Posted: Nov 6, 2009 8:02 AM by Associated Press
Ida weakened back into a tropical storm on Thursday after ripping into Nicaragua's Atlantic coast, destroying homes, damaging schools and downing bridges before losing steam and becoming a tropical storm.
Ida, clocking 75 mph winds, struck land around sunrise in Tasbapauni, about 60 miles northeast of Bluefields.
About 80 percent of homes were destroyed in nearby Karawala, a fishing village of about 100 flimsy, wooden shacks near the mouth of the Rio Grande de Matagalpa, said Nicaragua's National Civil Defense director, Mario Perez.
"There was major damage in the region's infrastructure, such as fallen bridges, damaged schools and government buildings, and electrical transmission towers and telephone service were knocked out," Perez said.
No deaths or injuries have been reported, but Perez said officials are still trying to get information from the region.
The fast-developing storm grew from a tropical depression into a hurricane within little more than a day, then lost power as it stalled over eastern Nicaragua, with winds slowing to 50 mph.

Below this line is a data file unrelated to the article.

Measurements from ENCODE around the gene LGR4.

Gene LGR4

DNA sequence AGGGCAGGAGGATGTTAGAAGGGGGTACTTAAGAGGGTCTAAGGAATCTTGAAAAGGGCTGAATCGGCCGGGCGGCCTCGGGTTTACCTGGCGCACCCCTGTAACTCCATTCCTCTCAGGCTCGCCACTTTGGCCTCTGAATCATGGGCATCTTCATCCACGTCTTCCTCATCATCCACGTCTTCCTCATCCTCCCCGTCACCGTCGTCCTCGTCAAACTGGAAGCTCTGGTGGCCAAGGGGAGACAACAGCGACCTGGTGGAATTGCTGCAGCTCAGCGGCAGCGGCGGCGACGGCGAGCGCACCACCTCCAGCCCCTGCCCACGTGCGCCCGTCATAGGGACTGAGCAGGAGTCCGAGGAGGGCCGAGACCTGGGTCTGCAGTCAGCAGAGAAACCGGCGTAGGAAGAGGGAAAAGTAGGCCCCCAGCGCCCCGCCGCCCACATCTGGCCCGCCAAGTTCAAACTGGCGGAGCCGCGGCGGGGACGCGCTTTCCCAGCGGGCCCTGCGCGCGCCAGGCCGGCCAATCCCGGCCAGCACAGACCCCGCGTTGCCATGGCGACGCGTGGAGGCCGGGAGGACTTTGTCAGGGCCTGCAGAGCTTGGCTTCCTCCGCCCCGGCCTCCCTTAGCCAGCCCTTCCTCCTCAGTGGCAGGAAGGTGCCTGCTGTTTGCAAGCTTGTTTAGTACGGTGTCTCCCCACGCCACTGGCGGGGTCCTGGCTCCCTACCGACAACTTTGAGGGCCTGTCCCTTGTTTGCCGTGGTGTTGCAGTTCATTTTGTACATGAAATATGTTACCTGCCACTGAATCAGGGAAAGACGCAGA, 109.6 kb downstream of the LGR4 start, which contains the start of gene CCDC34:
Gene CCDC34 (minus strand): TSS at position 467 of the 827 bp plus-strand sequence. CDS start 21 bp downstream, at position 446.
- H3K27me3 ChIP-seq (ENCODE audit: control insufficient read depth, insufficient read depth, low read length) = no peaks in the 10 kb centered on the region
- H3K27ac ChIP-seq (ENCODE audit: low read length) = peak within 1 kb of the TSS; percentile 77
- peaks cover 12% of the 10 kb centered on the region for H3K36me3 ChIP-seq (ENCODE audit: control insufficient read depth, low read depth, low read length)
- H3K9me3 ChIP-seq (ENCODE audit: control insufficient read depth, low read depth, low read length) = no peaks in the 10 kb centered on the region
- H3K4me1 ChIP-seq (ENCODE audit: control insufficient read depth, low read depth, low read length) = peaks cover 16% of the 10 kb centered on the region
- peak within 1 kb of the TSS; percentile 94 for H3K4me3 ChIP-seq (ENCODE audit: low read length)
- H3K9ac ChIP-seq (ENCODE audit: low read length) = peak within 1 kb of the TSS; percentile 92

Ida was moving to the northwest at 6 mph and could dump as much as 20 inches of rain in parts as it crosses eastern Nicaragua, with the risk of flash floods and mudslides, according to the Miami-based National Hurricane Center.
The storm could also raise coastal water levels by as much as 3 feet above ground level, with dangerous waves.
More than 3,000 people had been evacuated - 800 of those from flimsy, makeshift homes on Corn Island and nearby Little Corn Island, where strong winds damaged about 45 homes, smashed boats, toppled trees and knocked out power. Residents were taken to the port authority building and concrete hotels.
About 2,500 people live on the two islands, which are popular tourist destinations.
Rowena Kandler, owner of the Sunrise Hotel on Corn Island, said many fruit trees on the hotel's 13-acre ranch were damaged.
"We don't have electricity or water," she said. "Everything is on the ground now. Thank God we're alive."
The hotel had two guests who rode out the storm Wednesday night, but Kandler said they left for the airport Thursday morning.